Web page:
Context.—The development of targeted therapies in the treatment of lung carcinoma is a rapidly growing area that requires a precise histologic classification of lung carcinomas and the implementation into clinical practice of testing for predictive biomarkers of therapy response. Molecular testing has added another layer of complexity in the routine workup of rather limited diagnostic tumor tissue.
Objective.—To review the most important lung carcinoma biomarkers predictive of response and to discuss proposed routine molecular testing in clinical practice.
Data Sources.—PubMed (US National Library of Medicine)–available review articles, peer-reviewed original articles, and experience of the author.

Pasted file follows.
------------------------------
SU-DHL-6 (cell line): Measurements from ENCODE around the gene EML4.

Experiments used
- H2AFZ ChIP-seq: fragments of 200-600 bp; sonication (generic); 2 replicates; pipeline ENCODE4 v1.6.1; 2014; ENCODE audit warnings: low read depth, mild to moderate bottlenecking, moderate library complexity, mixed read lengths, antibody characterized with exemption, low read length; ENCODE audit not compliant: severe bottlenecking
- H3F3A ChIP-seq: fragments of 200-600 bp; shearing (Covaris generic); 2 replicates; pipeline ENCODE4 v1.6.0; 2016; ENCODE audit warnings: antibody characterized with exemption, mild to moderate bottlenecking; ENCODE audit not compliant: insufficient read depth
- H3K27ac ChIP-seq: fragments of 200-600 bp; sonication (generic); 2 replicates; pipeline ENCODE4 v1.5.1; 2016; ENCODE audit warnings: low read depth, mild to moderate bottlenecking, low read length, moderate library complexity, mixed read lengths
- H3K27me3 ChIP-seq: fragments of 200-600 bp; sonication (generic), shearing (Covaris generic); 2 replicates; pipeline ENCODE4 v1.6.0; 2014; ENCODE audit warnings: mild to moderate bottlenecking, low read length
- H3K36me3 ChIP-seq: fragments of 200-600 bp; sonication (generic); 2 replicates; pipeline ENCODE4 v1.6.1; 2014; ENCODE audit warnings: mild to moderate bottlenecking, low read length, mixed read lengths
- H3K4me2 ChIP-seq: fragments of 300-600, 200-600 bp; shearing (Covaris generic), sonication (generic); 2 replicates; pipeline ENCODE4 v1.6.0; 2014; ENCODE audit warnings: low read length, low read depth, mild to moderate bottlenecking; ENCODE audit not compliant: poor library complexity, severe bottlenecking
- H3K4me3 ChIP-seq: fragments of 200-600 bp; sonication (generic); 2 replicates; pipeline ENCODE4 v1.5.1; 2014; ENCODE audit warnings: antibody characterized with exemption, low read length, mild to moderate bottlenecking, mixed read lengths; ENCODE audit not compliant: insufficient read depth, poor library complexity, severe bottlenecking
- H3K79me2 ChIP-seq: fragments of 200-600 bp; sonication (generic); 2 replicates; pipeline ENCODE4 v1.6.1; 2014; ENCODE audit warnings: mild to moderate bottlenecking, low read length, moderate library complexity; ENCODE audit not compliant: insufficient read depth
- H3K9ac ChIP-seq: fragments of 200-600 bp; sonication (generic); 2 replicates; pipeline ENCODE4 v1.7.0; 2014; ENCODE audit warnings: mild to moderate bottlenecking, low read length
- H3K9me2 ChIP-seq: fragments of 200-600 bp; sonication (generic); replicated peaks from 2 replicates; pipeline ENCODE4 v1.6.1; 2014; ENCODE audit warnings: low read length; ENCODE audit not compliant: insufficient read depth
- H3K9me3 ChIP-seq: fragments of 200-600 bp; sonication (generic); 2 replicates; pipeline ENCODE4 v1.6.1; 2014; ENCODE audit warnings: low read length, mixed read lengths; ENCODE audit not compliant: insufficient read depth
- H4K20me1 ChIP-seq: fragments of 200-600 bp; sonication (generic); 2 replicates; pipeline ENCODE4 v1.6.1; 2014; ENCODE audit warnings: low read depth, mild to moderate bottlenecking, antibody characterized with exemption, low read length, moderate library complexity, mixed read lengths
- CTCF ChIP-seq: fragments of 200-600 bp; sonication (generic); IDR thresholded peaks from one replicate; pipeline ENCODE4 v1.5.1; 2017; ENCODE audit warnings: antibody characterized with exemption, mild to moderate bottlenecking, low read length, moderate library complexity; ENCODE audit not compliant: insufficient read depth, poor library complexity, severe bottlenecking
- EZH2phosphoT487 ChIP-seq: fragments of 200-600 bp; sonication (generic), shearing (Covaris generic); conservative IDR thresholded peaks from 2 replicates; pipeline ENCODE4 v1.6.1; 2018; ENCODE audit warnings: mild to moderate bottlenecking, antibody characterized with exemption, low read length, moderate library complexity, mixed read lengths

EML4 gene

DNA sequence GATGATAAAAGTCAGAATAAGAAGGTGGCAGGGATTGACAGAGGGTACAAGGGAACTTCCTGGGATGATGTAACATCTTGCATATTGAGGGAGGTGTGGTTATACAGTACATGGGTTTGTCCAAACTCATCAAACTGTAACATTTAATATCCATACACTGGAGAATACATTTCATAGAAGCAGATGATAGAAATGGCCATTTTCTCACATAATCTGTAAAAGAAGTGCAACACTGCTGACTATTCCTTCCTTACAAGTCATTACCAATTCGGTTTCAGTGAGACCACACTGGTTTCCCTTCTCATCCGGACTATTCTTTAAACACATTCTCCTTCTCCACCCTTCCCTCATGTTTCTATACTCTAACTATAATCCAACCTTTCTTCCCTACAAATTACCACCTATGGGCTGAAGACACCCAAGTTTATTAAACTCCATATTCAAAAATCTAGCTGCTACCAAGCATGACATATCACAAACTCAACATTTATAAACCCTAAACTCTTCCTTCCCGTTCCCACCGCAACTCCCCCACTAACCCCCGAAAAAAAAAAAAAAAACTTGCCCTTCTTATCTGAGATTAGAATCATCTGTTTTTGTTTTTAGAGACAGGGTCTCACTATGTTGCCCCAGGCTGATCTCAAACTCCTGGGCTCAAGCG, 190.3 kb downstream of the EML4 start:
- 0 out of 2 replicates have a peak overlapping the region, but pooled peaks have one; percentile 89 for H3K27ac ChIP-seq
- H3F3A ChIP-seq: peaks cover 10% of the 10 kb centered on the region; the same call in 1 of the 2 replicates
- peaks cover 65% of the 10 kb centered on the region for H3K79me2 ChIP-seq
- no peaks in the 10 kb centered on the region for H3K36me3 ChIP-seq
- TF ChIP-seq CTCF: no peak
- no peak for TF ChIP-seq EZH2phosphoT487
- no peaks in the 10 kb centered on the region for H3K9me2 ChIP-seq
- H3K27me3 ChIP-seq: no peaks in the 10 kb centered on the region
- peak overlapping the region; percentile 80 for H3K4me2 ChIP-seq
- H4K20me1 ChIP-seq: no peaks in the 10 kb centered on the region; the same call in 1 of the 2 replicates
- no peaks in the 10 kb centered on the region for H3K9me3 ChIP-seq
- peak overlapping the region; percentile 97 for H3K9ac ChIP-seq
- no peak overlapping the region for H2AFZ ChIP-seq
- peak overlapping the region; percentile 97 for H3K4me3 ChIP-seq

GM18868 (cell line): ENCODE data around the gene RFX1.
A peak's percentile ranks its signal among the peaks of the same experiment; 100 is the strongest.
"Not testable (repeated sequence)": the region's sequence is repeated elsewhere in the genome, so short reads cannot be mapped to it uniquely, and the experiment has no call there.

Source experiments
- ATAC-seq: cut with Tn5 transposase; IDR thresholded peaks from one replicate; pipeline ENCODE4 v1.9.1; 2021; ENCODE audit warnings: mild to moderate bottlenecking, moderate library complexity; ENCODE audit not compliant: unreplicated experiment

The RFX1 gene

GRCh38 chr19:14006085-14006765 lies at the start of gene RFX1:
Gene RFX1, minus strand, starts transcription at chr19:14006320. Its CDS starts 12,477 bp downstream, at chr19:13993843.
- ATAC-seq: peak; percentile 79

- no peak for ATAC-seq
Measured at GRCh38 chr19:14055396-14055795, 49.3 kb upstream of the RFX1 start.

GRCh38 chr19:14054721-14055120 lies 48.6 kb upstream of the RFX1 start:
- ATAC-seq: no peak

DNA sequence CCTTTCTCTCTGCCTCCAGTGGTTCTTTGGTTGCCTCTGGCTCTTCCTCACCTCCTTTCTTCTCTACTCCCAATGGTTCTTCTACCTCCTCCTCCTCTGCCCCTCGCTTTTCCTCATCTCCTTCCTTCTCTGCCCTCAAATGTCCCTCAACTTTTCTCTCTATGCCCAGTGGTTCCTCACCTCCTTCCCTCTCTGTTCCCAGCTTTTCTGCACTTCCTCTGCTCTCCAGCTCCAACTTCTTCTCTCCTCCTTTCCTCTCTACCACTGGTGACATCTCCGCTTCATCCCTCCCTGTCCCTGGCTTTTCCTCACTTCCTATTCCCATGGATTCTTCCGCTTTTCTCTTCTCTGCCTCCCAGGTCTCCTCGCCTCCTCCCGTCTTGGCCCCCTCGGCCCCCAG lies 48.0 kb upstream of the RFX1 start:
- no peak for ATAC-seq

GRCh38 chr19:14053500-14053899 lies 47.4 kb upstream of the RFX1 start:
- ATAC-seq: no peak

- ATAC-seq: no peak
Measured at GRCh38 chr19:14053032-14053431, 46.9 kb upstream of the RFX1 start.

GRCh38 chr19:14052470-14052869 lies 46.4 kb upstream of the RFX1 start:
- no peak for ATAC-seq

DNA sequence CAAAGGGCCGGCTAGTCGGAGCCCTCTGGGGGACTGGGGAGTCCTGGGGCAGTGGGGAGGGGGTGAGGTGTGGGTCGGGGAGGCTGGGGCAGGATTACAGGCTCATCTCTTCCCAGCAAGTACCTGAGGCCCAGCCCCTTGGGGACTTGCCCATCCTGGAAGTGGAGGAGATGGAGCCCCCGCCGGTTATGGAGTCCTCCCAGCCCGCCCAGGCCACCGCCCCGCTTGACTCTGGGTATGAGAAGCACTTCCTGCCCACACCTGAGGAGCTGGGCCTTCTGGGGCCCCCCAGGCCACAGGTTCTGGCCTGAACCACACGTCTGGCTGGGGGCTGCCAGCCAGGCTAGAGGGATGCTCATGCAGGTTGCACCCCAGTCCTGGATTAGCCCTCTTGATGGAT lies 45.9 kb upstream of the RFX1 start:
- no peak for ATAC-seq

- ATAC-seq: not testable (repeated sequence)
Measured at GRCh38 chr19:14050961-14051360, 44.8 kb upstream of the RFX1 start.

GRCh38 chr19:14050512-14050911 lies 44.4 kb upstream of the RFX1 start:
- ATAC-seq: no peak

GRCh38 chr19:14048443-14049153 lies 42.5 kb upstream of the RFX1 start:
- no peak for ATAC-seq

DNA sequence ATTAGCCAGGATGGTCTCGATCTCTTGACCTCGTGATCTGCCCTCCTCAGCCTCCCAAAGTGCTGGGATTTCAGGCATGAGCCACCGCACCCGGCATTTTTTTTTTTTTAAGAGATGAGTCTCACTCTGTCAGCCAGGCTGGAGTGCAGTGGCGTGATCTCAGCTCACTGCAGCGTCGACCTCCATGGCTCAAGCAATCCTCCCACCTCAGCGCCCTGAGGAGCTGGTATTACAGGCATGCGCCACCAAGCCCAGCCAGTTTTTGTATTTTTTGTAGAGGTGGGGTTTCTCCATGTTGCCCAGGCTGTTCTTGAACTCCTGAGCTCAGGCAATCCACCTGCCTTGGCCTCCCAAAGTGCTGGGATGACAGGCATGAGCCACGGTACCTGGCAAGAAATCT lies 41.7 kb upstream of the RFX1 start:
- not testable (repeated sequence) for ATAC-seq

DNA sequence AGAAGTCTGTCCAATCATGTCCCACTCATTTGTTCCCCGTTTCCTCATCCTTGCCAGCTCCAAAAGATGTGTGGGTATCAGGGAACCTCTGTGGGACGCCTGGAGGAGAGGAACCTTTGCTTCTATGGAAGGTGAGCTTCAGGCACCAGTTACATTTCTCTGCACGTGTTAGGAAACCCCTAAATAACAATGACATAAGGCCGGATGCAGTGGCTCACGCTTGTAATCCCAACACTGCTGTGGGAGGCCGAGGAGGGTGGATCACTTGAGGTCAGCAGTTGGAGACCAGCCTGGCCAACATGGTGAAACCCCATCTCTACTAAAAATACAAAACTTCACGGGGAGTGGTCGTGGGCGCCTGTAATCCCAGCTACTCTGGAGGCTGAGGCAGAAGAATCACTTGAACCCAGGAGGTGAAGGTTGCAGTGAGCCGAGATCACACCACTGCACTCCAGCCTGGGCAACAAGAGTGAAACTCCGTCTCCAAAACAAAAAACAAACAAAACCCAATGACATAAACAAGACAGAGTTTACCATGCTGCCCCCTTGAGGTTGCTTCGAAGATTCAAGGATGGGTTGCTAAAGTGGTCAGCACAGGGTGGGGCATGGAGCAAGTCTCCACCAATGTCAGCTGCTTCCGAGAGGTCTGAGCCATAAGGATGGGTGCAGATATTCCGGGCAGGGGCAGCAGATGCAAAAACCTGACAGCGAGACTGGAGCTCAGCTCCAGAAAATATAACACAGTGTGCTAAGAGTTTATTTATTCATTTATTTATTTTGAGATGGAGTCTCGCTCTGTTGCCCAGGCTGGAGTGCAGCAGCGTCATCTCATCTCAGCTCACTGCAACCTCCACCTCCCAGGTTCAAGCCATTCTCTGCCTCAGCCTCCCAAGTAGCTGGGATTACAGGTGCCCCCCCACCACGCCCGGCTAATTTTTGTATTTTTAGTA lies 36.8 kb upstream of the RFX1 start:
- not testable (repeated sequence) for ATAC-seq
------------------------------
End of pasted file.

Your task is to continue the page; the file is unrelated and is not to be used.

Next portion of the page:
Conclusions.—Histologic profile, clinical characteristics, and mutational profile of lung carcinoma have all been reported as predictive factors of response to epidermal growth factor receptor–tyrosine kinase inhibitors (EGFR-TKIs) and other targeted therapies. Recently published results of large clinical trials indicate that mutational profiling, particularly identification of activating epidermal growth factor receptor (EGFR) mutations, is the best predictor for EGFR-TKI response. Despite all these observations, molecular profiling of lung carcinomas has not been standardized or validated in clinical practice. Rapid development of targeted therapies will probably require molecular testing for a panel of mutations to identify molecular subtypes of non–small cell lung carcinomas that will benefit from new therapeutic approaches in personalized patient care.